Hazelnuts are produced by hazel trees, which grow in temperate climates in many parts of the world, although they are native to Europe and Asia. The distinctive slightly bitter flavor of hazelnuts is suitable for use in savory and sweet dishes, although the nuts are most frequently used in desserts, especially paired with chocolate. Hazelnuts generally ripen in late August, which is the best time to find the flavorful nuts. Most grocery stores carry hazelnuts year round, often unshelled and raw. Hazelnuts are also sometimes sold preserved in their own oil.
The hazel tree is a fast growing deciduous shrub which produces catkins, which open in the spring. The catkins mature into groups of as many as five nuts, often hidden under the serrated green leaves. Because hazel is fast growing and easy to shape, it has a long history of use in hedging, especially in England. Left alone, hazel can reach a height of 50 feet (15 meters). The shrub also provides habitat to numerous animals and birds, as well as serving as a source of food for butterflies.
The alternate name of the hazelnut is filbert. The exact reason for this common name is unclear, although the nuts do tend to mature around the time of the feast day of St. Philbert. Some people distinguish between hazelnuts and filberts, arguing that filberts are actually a different type of nut, although the two are related. People who differentiate between the two believe that filberts have slightly longer shells. When they are shelled, however, the two nuts look identical.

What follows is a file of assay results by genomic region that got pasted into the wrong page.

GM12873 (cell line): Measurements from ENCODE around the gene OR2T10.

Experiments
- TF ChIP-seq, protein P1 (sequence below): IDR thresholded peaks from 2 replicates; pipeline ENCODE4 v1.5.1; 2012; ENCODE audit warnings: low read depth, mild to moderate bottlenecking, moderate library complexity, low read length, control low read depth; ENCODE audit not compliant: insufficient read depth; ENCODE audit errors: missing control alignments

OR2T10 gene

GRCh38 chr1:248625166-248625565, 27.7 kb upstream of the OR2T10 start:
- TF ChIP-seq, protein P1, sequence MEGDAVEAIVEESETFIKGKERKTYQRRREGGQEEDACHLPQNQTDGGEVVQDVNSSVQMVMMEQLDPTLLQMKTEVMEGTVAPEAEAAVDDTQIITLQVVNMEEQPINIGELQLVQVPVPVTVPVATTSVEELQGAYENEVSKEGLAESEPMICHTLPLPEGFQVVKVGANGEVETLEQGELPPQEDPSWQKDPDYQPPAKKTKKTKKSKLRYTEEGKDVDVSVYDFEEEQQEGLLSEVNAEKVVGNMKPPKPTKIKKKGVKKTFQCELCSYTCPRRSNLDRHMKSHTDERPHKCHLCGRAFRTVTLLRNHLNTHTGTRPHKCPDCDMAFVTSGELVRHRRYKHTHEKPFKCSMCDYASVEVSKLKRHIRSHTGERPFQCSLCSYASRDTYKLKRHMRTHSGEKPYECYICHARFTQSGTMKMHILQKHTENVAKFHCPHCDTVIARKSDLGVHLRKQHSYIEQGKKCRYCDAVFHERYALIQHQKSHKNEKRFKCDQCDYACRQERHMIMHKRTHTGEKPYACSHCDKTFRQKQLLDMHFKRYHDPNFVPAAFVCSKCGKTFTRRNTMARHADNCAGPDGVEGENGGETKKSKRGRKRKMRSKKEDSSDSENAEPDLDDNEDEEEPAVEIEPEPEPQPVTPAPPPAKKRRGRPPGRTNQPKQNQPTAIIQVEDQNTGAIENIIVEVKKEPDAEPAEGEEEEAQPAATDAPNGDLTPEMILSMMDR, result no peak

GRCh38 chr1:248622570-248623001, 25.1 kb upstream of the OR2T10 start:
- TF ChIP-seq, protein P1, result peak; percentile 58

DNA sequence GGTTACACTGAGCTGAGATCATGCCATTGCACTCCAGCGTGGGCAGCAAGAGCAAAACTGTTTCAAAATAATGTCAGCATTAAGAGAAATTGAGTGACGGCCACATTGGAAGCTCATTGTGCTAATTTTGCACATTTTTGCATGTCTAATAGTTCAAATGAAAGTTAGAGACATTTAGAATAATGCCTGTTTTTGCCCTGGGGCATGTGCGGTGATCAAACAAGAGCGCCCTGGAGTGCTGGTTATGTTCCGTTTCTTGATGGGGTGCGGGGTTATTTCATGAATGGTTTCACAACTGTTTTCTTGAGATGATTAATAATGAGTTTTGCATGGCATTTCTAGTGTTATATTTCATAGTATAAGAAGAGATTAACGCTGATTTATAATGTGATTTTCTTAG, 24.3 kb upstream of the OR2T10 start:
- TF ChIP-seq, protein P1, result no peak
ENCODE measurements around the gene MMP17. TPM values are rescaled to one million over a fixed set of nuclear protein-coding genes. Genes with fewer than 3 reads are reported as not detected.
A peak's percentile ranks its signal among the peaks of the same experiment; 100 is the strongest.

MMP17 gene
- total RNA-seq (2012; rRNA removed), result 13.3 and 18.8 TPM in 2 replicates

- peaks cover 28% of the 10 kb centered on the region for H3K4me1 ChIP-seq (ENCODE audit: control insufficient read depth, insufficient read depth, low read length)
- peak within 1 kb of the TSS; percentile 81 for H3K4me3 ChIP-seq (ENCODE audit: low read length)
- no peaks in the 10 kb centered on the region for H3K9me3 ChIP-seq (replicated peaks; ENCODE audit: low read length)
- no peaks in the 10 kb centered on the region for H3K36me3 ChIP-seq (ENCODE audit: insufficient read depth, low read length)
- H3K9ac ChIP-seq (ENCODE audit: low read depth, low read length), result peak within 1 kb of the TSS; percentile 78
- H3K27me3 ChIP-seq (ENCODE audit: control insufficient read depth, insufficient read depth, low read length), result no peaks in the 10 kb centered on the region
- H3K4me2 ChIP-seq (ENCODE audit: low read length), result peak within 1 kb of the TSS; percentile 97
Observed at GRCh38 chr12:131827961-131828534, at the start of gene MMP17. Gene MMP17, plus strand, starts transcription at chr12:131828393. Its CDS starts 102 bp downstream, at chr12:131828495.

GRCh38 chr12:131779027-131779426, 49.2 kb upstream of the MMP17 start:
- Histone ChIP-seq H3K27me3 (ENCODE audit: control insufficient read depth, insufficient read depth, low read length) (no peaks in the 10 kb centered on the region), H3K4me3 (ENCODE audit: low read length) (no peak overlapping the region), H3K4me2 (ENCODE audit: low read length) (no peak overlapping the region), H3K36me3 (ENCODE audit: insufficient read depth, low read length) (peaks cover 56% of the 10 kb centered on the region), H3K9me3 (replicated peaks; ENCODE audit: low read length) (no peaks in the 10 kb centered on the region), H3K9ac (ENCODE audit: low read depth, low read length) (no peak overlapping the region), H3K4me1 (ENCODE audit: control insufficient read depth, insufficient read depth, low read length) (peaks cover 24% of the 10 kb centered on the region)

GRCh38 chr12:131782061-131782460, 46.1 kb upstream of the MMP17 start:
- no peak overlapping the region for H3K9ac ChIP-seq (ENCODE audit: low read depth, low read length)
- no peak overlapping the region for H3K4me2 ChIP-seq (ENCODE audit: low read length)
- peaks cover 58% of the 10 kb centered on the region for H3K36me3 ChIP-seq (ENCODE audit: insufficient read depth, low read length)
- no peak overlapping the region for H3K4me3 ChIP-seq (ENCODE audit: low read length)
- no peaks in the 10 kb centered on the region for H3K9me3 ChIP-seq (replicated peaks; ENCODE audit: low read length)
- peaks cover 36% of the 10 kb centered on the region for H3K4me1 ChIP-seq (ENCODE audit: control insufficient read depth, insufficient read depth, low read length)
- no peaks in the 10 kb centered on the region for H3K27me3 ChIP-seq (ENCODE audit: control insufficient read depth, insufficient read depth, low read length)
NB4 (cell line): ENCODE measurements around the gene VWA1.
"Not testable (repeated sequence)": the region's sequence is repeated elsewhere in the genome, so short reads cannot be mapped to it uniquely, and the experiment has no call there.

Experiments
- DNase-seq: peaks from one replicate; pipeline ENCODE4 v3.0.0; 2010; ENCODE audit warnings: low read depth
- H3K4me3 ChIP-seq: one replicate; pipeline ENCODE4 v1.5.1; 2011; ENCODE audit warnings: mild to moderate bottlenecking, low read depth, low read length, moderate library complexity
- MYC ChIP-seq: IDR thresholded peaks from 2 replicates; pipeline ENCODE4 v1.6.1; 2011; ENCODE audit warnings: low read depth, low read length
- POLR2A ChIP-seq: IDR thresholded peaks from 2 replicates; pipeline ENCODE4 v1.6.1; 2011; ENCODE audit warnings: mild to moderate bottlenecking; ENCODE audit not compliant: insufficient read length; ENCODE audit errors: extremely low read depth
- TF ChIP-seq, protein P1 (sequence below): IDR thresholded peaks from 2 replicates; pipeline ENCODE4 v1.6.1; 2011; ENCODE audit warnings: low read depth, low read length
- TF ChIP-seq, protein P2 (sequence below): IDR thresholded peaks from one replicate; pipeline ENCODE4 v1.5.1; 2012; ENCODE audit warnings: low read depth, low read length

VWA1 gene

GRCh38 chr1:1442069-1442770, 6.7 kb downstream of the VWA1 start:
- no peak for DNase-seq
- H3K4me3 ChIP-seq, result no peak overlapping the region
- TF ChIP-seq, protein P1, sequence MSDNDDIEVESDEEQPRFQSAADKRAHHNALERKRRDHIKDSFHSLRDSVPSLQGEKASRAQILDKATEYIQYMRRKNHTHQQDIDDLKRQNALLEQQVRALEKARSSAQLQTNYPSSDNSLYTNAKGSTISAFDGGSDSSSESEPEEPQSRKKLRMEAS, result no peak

The shell of a hazelnut is brown, glossy, and roughly ovoid. Once shelled, the hazelnut still has a bitter dark brown skin, which many people remove before cooking the nuts. The flesh of hazelnuts is white, and slightly sweet when the bitter skin is not present. Many cooks toast hazelnuts before using them to enhance their mild flavor. The nuts appear ground with chocolate to make spreads, mixed in with stuffings, in hazelnut torte, and on a variety of other desserts. They can also be pressed to yield a dark, flavorful oil.
To select the best hazelnuts, look for plump specimens without any sign of shriveling, and plan on using them within one month or freezing them. If the shells of the hazelnuts are still on, look for smooth, glossy shells with no signs of cracks or holes, and shake them. The nuts should not rattle in the shell, as this indicates that they have lost moisture.